SparkCharge is moving ahead with plans to offer mobile charging as a more-convenient alternative to traditional charging stations.

After testing out its hardware with roadside-assistance services in San Francisco and Los Angeles, SparkCharge on Thursday announced a wider rollout, encompassing an upgraded mobile-charging system called Roadie CCS and a mobile app called ChargeUp.

For a $25 monthly subscription fee, EV drivers in launch markets—Dallas, San Francisco, and Los Angeles—will be able to order DC fast charging wherever their cars are parked. That's more convenient than making a dedicated trip to a charging station, and will also be less expensive than home or public charging, the startup claims (on the home front, perhaps considering expensive wallbox installations).

As the name suggests, the Roadie CCS mobile charger uses the Combined Charging Standard (CCS). We saw some Tesla electric cars in promotional materials, so it seems SparkCharge has an adapter to accommodate them.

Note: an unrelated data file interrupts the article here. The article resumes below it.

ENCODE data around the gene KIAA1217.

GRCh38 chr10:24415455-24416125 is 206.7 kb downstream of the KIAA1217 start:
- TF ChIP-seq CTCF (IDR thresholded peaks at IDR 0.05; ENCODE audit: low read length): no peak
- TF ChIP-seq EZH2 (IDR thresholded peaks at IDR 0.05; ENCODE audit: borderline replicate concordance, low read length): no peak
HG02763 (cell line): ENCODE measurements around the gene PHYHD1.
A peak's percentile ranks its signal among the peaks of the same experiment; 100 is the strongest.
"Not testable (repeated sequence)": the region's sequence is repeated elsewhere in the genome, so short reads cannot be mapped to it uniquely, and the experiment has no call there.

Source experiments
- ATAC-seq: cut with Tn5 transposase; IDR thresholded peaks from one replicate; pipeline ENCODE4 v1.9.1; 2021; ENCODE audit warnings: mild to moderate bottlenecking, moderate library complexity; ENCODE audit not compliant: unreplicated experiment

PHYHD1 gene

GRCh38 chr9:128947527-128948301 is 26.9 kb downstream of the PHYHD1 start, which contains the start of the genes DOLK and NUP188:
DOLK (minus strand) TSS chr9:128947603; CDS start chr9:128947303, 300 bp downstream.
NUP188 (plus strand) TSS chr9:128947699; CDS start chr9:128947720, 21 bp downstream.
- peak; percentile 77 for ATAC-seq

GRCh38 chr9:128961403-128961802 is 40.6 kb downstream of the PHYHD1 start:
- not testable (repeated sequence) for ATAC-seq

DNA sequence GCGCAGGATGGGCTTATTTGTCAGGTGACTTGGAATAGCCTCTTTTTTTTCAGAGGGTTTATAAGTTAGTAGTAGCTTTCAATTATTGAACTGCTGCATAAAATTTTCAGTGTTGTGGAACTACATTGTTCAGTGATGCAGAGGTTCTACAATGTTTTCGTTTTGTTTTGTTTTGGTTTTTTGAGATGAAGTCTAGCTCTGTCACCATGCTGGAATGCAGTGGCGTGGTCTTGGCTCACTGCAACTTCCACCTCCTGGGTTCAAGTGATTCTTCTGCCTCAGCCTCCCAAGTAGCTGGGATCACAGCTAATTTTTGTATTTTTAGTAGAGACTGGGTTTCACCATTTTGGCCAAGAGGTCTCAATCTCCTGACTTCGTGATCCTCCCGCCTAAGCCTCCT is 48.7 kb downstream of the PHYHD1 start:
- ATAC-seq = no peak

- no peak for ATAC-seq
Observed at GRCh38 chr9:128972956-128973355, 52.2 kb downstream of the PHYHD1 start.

SparkCharge mobile-charging service

SparkCharge mobile-charging service

In keeping with standard DC fast-charging practices, the ChargeUp service will only charge cars up to 80% capacity. Charging sessions also have time limits: 50 minutes per session/request for the basic subscription, and 100 minutes for the Premium subscription. Subscribers can make one request per 24 hours, so in a 30-day month that could bring 30 fast charges.

SparkCharge is also pitching mobile charging as a helpful service for EV drivers living in apartments or condos that lack charging stations. Investors (SparkCharge has raised $5 million since its 2017 founding) also seem to see value in mobile charging as a backup plan for drivers, accounting for infrastructure failures or unexpected trips and detours.

What SparkCharge calls a"charging as a service" model fits right in with what the company originally suggested was its goal—a way to use portable hardware to help fill gaps in infrastructure or unforeseen charging needs.

Another potential application for mobile charging, however, might be commercial truck and bus fleets. Last year, Lightning Systems announced a trailer-sized mobile charger, designed to help fleets negotiate around peak/off-peak power use, or provide a boost at locations where DC fast charging hasn't been installed.